diskutil list shows what I am fairly certain is the correct layout. The recovery partition is "outside" the core storage logical volume group on the rotational disk:

% diskutil list   
   #:                       TYPE NAME                    SIZE       IDENTIFIER  
   0:      GUID_partition_scheme                        *120.0 GB   disk0  
   1:                        EFI                         209.7 MB   disk0s1  
   2:          Apple_CoreStorage                         119.7 GB   disk0s2  
   3:                 Apple_Boot Boot OS X               134.2 MB   disk0s3  
   #:                       TYPE NAME                    SIZE       IDENTIFIER  
   0:      GUID_partition_scheme                        *750.2 GB   disk1  
   1:                        EFI                         209.7 MB   disk1s1  
   2:          Apple_CoreStorage                         749.3 GB   disk1s2  
   3:                 Apple_Boot Recovery HD             650.0 MB   disk1s3  
   #:                       TYPE NAME                    SIZE       IDENTIFIER  
   0:                  Apple_HFS Macintosh HD           *865.3 GB   disk2  

If I mount it, I see:

% ls /Volumes/Recovery\ HD/  
System          com.apple.boot.P    com.apple.recovery.boot  

% df -h /Volumes/Recovery\ HD/  
Filesystem     Size   Used  Avail Capacity iused ifree %iused  Mounted on  
/dev/disk1s3  620Mi  500Mi  120Mi    81%  127917 30773   81%   /Volumes/Recovery HD

So clearly something's there. Yet, if I hold down option, all I see are the two copies of the fusion drive (does anyone know why home made fusion drives do that and Apple's don't?).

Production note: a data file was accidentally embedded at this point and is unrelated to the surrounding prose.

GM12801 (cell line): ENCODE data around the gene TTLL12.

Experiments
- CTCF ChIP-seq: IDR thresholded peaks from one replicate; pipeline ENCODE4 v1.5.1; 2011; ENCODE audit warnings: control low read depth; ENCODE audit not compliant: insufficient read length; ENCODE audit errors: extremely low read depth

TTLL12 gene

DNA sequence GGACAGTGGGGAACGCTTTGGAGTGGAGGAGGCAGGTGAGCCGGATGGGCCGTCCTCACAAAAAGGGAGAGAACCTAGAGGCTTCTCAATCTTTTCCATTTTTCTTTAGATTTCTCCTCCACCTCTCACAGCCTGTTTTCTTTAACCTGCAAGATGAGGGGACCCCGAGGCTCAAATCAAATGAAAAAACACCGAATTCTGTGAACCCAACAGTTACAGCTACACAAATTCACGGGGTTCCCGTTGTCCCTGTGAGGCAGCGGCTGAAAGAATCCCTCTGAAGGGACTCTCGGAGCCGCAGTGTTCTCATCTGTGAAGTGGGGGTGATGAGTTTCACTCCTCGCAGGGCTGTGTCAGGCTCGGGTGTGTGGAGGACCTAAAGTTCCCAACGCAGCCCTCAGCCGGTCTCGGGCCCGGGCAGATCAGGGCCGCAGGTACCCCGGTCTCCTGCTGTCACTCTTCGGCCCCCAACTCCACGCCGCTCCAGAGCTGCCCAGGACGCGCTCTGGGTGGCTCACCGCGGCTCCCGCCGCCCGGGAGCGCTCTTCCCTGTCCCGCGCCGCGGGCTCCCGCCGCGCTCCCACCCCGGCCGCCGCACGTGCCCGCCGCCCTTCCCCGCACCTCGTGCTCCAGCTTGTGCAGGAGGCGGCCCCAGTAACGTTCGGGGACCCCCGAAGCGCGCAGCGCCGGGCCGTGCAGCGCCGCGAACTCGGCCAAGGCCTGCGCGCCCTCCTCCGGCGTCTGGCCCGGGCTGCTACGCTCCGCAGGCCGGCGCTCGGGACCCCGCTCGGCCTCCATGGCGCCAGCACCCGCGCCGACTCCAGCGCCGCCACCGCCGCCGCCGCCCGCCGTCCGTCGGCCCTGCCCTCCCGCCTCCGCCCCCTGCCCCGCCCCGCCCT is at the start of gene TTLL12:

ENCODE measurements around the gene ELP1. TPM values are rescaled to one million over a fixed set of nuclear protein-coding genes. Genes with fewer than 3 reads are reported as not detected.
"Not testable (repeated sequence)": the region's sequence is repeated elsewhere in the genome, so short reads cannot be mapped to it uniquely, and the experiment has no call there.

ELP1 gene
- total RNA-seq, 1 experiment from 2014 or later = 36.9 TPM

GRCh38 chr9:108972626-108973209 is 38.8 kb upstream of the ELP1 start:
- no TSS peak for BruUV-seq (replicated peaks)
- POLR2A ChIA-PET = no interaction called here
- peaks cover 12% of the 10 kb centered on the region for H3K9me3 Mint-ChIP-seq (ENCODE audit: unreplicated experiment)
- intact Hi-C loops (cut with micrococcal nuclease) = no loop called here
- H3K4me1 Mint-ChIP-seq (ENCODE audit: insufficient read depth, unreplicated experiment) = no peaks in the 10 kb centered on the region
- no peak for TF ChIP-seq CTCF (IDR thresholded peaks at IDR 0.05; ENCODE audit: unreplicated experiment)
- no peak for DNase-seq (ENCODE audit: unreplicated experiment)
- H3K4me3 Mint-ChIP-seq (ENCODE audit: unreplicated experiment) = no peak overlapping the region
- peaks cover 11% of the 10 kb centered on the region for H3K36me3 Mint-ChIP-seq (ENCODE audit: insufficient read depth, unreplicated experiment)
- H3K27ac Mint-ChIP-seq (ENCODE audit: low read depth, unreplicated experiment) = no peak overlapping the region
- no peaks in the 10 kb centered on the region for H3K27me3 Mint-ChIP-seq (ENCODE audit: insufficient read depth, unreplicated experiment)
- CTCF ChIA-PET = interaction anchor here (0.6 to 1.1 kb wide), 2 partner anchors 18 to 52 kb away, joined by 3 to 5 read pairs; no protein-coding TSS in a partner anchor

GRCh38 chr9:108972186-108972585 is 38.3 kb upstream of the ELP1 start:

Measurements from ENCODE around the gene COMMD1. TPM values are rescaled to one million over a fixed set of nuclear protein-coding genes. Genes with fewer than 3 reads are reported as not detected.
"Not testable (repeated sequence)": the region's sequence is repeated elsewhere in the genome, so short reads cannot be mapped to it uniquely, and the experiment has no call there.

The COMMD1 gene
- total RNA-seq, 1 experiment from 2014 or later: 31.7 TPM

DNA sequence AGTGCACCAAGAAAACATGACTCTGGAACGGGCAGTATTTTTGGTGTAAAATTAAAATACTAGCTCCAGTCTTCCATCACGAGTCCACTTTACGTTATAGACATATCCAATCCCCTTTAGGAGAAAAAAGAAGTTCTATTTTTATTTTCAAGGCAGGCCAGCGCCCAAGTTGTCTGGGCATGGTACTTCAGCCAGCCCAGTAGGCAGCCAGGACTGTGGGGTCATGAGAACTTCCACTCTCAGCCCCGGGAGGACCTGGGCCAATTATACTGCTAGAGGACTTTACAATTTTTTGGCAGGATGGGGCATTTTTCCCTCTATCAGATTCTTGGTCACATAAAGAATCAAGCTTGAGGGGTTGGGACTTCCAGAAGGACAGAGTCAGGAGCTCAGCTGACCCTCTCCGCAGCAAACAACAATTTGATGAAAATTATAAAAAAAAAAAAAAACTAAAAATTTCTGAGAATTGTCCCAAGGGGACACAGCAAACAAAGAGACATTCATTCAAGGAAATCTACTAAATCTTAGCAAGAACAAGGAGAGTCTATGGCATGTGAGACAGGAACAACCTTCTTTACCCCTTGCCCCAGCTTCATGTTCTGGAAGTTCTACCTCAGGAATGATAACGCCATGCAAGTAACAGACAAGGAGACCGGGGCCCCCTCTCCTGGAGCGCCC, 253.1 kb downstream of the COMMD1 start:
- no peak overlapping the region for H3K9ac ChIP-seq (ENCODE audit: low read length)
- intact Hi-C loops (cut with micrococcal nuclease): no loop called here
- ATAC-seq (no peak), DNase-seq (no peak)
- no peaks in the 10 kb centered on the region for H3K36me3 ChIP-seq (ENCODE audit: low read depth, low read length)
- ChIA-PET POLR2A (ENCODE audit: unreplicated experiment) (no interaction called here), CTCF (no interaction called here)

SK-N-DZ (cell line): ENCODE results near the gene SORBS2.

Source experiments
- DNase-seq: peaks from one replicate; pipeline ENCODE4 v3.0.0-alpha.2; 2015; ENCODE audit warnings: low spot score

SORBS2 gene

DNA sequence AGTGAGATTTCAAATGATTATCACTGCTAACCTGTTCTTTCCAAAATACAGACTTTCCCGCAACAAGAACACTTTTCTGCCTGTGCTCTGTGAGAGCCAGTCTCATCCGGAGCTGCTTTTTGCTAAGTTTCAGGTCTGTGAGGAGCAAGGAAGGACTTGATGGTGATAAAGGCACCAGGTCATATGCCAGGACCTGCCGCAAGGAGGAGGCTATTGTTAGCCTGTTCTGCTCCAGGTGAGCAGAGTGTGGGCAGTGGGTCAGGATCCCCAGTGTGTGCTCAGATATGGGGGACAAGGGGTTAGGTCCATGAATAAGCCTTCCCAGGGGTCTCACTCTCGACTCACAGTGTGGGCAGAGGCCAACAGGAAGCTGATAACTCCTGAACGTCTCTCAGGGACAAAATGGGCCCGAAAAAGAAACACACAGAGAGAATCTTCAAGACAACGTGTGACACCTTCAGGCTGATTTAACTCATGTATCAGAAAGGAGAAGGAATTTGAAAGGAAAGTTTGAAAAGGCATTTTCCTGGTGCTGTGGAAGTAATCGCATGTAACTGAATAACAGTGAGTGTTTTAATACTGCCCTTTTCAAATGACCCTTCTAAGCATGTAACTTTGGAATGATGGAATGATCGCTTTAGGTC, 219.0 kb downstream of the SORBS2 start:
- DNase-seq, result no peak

I attempted to

bless -folder /Volumes/Recovery\ HD/System/Library/CoreServices -bootefi /usr/standalone/i386/boot.efi

but that didn't do anything.

I can't help but think that the recovery partition is mostly there and just needs a small "kick" to make it work. I certainly don't think it's worth reinstalling Mountain Lion and restoring from time machine to fix this.

The output of diskutil cs list was requested:

% diskutil cs list
CoreStorage logical volume groups (1 found)
+-- Logical Volume Group 748D74CE-EBC8-4A7F-985F-239E699255CF
    Name:         FusionDrive
    Status:       Online
    Size:         868986765312 B (869.0 GB)
    Free Space:   0 B (0 B)
    +-< Physical Volume 2CC32F7C-2358-484C-A885-5757E9AF6CFC
    |   ----------------------------------------------------
    |   Index:    0
    |   Disk:     disk1s2
    |   Status:   Online
    |   Size:     749296615424 B (749.3 GB)   
    +-< Physical Volume 4C8685E8-30DA-41FA-A37D-3BD6E83F9240
    |   ----------------------------------------------------
    |   Index:    1
    |   Disk:     disk0s2
    |   Status:   Online
    |   Size:     119690149888 B (119.7 GB)
    +-> Logical Volume Family 6A089C96-ACEF-4B36-BF56-7E56C42B1294
        Encryption Status:       Unlocked
        Encryption Type:         None
        Conversion Status:       NoConversion
        Conversion Direction:    -none-
        Has Encrypted Extents:   No
        Fully Secure:            No
        Passphrase Required:     No
        +-> Logical Volume CD4DEF37-AAA0-4F74-AD1B-A7DE08E3D4CE
            Disk:               disk2
            Status:             Online
            Size (Total):       865261846528 B (865.3 GB)
            Size (Converted):   -none-
            Revertible:         No
            LV Name:            Macintosh HD
            Volume Name:        Macintosh HD
            Content Hint:       Apple_HFS

Note that the fusion drive itself seems to be working fine. The only difference I can tell in using it between it and a real Apple one is that in the option menu, I see two copies of "Macintosh HD" (both will boot it up). And, of course per this question, no Recovery HD.

  • Can you add the output of diskutil list?
    – nohillside
    Dec 17, 2012 at 15:37
  • Can you post what diskutil cs list says?
    – duci9y
    Dec 17, 2012 at 16:13

2 Answers 2


Well, I was able to "solve" this in a round-about way.